In the 2004 postseason, Ortiz elevated his play to a new level. He had multiple game-winning hits to help Boston advance through the rounds. In the 2004 ALDS, he hit a series-winning walk-off home run off Jarrod Washburn in the 10th inning of Game 3 to knock out the Anaheim Angels. In the ALCS against the New York Yankees, the Red Sox quickly fell behind 0 games to 3, a deficit that had never been surmounted in baseball history. Ortiz almost single-handedly paved the way for history, as he hit a walk-off two-run home run against Paul Quantrill in the 12th inning of Game 4 and a walk-off single off of Esteban Loaiza in the 14th inning of Game 5. His heroics - namely batting .387 with 3 home runs and 11 RBI in the series - earned him MVP honors, the first time a DH had ever won that award, as the Red Sox came back to win in 7 games. In the World Series vs. the St. Louis Cardinals, Ortiz set the tone for the four-game sweep as he hit a three-run home run off of Woody Williams in the 1st inning of Game 1 at Fenway Park. He hit .308 in the series with 1 home run and 4 RBI as the Red Sox swept the Cardinals to end the Curse of the Bambino by winning their first World Series Championship in 86 years. Overall, Ortiz batted .400 in the 2004 postseason with 5 home runs and 23 RBIs.
In 2005, Ortiz set new career highs with 47 home runs and 148 RBIs. He batted .300 with an OPS of 1.001. On June 2, his three-run homer turned a 4–3 deficit into a 6–4 victory over the Baltimore Orioles. On September 6, his 38th home run of the year beat the Los Angeles Angels of Anaheim. On September 29, his eighth-inning home run against the Toronto Blue Jays tied the game at 4, then his ninth-inning single in his very next at-bat gave Boston the win. For all of his late-inning heroics, Red Sox ownership would present Ortiz with a plaque proclaiming him "the greatest clutch-hitter in the history of the Boston Red Sox." He led the American League in RBIs, while finishing second in home runs and third in OPS. Ortiz finished second in the American League MVP voting to Alex Rodriguez while leading the Red Sox to their third consecutive playoff appearance, where they lost in the first round to the eventual champion White Sox. For the second consecutive season, Ortiz was named an All-Star and won the Silver Slugger Award. He also won his first Hank Aaron Award as the outstanding hitter in the American League.
On April 10, the Red Sox announced Ortiz signed a four-year, $52 million contract extension with the team. The contract also included a team option for a fifth year. Over the two months of June and July, he had five walk-off hits, three of which were home runs. Ortiz hit his 200th career home run on June 29, against Duaner Sánchez of the New York Mets at Fenway Park. He posted his best month of the season in July, batting .339 with 14 home runs. On September 20 at Fenway Park, Ortiz tied Jimmie Foxx's single season Red Sox home run record of 50 set in 1938, in the sixth inning against Minnesota Twins' Boof Bonser. On September 21, Ortiz broke the record by hitting his 51st home run off Johan Santana of the Twins. The home run was also his 44th of the season as a Designated Hitter, breaking his own American League single-season record. Ortiz finished 2006 with a career-high 54 home runs to set a new Red Sox record and had 137 RBIs while batting .287 with an OPS of 1.049. He led the American League in both home runs and RBIs and finished third in OPS. He finished third in the American League MVP voting behind Justin Morneau and Derek Jeter. Despite his outstanding campaign, however, the Red Sox did not qualify for the postseason.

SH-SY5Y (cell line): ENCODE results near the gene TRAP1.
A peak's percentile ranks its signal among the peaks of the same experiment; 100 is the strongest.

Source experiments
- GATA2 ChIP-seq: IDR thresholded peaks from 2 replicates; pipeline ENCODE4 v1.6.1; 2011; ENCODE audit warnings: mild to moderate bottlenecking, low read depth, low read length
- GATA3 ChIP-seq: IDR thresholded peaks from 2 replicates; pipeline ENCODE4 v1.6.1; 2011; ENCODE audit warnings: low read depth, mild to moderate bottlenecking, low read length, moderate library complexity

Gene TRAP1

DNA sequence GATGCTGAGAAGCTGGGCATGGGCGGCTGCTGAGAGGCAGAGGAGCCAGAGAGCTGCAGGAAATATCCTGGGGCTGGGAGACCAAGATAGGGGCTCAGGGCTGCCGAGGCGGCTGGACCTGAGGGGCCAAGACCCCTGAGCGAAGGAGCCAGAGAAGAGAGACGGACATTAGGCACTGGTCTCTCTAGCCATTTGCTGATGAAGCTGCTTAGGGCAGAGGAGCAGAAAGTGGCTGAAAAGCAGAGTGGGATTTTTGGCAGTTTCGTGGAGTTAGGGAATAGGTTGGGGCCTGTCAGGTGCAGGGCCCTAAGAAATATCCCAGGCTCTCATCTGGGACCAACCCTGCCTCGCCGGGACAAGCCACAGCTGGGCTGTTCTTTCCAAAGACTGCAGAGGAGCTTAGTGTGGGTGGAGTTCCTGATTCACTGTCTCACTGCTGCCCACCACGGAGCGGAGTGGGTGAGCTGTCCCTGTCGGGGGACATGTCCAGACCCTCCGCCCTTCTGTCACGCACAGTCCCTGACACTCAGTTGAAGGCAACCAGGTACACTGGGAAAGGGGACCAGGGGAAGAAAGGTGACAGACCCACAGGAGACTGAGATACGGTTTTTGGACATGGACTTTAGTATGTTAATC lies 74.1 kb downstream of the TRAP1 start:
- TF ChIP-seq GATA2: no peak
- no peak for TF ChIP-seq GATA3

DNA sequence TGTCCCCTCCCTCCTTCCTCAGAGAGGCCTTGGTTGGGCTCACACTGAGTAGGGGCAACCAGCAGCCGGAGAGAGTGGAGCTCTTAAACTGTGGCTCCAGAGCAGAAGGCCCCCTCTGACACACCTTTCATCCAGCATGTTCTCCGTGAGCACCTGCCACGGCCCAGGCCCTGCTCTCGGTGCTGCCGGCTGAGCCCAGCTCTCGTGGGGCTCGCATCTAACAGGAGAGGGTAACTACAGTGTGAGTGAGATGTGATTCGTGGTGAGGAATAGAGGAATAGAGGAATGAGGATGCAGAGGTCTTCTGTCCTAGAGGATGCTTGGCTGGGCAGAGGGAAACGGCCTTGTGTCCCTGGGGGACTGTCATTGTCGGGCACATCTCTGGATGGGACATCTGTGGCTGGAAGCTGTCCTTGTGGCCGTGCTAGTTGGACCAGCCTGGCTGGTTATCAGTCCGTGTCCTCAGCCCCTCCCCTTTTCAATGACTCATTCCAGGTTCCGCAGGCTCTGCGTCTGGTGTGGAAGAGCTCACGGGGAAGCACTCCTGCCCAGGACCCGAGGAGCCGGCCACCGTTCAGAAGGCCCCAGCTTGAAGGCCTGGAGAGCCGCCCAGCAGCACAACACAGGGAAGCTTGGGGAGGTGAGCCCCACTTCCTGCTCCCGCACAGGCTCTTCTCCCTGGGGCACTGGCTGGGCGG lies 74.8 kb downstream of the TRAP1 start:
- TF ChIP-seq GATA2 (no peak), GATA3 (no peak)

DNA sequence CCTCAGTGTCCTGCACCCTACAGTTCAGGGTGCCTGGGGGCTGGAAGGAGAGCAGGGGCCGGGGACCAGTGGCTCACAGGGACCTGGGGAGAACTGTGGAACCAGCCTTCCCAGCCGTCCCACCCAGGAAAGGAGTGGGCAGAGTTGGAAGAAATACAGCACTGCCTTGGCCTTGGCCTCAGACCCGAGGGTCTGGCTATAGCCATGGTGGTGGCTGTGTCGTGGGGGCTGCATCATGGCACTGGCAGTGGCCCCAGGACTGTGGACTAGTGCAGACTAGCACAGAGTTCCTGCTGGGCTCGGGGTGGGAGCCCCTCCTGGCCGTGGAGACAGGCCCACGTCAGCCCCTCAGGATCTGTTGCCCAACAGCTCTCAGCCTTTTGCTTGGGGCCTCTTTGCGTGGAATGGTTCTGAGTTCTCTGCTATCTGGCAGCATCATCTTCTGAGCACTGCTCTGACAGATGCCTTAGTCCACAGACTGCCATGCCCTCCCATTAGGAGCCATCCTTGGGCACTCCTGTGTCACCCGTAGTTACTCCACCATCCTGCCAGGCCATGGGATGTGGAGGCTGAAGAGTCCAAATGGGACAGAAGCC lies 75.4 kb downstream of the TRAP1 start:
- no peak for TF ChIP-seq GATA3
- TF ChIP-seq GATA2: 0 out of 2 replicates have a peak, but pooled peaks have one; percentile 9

In 2007, Ortiz was instrumental in leading the Red Sox to their seventh World Series title. In the regular season, he had 35 home runs and 117 RBIs while batting a career-best .332, placing him in the top 10 in the American League in all three categories. In addition, he hit 52 doubles, led the American League in extra-base hits and finished second in OPS at 1.066. His .445 on-base percentage led the league. An All-Star for the fourth consecutive season, Ortiz finished fourth in the American League MVP voting and captured the Silver Slugger at DH once again, as the Red Sox won the AL East.
In the postseason, Ortiz again kept up the clutch hitting. He batted .714 (5-for-7) against the Los Angeles Angels of Anaheim in the Division Series, with 2 home runs. Then, after batting .292 with a home run against the Cleveland Indians in the 2007 American League Championship Series, he hit .333 in the 2007 World Series, with 4 RBI. Combined, Ortiz batted .370 with 3 home runs and 10 RBIs and Boston swept the Colorado Rockies to win their second World Series Championship in four years.
In 2008, Ortiz started slowly after suffering a wrist injury which caused him to miss several weeks. He played in a total of 109 games and finished the season with 23 home runs and 89 RBIs while batting .264. Despite his struggles, Ortiz was named to his fifth All-Star team. In the playoffs, Ortiz batted just .186 over two rounds as the Red Sox ultimately fell to the Tampa Bay Rays in the 2008 American League Championship Series.